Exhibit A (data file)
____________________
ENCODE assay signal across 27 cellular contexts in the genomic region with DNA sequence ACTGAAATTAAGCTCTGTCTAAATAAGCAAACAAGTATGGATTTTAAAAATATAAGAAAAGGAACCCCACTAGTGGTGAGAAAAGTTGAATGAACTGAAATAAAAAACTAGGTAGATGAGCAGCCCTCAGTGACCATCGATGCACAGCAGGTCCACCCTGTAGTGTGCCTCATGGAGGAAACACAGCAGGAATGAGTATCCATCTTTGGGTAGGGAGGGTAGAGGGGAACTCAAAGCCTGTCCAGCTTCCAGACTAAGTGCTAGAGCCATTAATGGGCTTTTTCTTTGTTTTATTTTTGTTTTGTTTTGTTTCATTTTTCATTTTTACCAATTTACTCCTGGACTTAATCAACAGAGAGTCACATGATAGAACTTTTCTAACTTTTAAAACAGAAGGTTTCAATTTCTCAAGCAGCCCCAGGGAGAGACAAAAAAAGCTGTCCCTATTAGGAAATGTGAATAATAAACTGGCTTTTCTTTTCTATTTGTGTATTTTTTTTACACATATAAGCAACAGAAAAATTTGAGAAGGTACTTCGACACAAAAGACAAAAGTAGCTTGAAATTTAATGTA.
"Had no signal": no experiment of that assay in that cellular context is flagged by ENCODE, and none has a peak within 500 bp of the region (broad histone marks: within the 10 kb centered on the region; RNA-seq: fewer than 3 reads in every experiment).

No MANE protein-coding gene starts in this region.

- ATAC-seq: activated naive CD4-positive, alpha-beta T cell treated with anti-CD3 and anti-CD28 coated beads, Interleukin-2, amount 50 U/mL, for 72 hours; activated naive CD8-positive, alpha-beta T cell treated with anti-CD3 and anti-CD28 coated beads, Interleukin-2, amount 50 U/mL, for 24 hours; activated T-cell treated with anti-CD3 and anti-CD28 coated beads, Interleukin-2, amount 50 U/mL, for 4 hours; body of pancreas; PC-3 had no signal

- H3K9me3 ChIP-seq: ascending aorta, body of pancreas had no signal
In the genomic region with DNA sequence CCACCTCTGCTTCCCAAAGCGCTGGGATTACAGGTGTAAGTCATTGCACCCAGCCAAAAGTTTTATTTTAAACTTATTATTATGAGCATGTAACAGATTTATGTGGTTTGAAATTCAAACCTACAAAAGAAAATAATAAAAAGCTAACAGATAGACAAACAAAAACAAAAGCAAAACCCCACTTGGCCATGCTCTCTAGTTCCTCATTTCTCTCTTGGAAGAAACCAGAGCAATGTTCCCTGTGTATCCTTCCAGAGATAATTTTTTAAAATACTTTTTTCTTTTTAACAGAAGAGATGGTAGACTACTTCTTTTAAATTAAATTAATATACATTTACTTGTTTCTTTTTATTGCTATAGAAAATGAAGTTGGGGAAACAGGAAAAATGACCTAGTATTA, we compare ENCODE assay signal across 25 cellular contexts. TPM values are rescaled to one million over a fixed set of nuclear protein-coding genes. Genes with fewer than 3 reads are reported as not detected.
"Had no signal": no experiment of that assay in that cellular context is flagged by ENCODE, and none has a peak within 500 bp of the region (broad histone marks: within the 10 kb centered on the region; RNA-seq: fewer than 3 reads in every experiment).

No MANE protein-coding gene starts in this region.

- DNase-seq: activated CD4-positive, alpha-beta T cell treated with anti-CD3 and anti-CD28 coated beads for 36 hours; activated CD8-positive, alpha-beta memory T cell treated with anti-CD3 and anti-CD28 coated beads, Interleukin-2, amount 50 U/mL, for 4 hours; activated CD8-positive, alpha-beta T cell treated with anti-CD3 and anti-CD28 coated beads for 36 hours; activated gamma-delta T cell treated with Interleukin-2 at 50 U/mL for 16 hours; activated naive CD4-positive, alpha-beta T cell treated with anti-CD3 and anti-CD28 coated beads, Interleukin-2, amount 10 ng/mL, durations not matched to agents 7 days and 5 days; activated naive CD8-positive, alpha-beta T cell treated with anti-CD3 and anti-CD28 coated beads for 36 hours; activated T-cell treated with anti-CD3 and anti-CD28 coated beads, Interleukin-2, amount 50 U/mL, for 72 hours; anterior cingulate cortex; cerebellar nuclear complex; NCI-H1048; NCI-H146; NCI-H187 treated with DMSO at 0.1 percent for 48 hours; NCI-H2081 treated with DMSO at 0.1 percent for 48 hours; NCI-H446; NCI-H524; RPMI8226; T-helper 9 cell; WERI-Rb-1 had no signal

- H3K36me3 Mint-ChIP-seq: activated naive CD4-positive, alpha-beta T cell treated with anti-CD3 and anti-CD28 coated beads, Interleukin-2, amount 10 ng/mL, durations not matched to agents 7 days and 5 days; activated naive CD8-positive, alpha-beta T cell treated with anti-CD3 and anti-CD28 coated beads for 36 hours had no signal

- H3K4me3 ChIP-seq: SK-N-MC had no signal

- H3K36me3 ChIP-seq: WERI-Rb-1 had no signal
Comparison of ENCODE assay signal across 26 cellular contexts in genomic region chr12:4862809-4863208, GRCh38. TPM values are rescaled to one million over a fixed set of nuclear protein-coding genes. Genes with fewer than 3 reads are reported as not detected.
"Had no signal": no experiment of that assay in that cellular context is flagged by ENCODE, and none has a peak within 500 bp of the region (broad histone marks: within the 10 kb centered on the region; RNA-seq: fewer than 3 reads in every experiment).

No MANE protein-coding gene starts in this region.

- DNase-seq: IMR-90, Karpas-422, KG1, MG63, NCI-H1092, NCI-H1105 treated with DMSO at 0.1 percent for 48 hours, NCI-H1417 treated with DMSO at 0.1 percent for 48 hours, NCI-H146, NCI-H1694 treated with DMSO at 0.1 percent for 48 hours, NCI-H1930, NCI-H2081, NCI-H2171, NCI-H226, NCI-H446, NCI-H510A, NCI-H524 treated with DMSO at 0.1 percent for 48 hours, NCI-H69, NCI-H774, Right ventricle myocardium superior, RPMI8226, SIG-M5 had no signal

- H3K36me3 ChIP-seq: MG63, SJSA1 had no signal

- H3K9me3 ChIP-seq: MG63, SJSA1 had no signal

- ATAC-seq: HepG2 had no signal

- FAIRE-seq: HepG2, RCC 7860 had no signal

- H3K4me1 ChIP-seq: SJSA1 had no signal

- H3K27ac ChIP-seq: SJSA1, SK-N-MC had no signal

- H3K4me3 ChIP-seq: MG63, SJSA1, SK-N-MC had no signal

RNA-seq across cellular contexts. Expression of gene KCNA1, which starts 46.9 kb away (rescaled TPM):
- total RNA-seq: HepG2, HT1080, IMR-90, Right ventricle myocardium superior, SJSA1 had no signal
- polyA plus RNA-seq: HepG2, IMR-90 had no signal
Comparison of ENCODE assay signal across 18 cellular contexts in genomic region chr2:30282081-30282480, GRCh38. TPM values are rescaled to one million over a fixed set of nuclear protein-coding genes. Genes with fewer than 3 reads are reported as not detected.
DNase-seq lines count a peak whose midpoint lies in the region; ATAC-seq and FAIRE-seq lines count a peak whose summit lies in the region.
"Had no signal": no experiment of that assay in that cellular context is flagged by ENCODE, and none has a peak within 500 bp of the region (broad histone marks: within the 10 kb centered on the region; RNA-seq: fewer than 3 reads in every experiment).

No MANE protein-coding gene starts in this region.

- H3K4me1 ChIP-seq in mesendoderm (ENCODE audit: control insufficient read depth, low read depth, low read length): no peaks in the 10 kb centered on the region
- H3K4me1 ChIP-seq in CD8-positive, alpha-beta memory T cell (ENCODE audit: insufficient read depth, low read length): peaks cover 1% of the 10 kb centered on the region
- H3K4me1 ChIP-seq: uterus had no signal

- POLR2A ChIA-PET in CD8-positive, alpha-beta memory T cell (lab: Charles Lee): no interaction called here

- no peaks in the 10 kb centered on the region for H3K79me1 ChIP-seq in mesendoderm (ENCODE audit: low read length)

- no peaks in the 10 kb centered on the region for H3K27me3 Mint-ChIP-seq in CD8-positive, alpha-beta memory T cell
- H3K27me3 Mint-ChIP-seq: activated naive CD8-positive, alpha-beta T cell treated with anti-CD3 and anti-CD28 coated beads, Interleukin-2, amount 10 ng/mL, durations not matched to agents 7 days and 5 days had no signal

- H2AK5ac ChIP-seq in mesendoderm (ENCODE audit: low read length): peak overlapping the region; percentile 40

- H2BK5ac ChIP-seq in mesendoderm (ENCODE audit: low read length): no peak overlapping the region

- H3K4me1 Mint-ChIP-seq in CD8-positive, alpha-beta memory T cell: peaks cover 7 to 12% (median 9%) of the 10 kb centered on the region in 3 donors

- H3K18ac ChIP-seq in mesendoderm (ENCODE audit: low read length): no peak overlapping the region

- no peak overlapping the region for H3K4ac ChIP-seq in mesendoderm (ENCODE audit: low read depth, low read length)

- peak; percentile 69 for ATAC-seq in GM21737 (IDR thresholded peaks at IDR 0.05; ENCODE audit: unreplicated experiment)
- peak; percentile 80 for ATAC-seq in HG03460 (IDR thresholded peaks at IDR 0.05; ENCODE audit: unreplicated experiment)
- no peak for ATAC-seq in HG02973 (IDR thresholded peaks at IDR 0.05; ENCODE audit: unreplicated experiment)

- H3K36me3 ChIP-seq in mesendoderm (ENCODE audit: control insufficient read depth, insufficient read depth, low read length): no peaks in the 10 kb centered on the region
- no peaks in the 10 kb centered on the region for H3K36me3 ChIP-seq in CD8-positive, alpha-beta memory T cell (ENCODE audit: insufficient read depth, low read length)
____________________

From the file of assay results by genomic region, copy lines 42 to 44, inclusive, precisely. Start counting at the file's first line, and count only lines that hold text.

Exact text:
- no peak overlapping the region for H3K4ac ChIP-seq in mesendoderm (ENCODE audit: low read depth, low read length)

- peak; percentile 69 for ATAC-seq in GM21737 (IDR thresholded peaks at IDR 0.05; ENCODE audit: unreplicated experiment)
- peak; percentile 80 for ATAC-seq in HG03460 (IDR thresholded peaks at IDR 0.05; ENCODE audit: unreplicated experiment)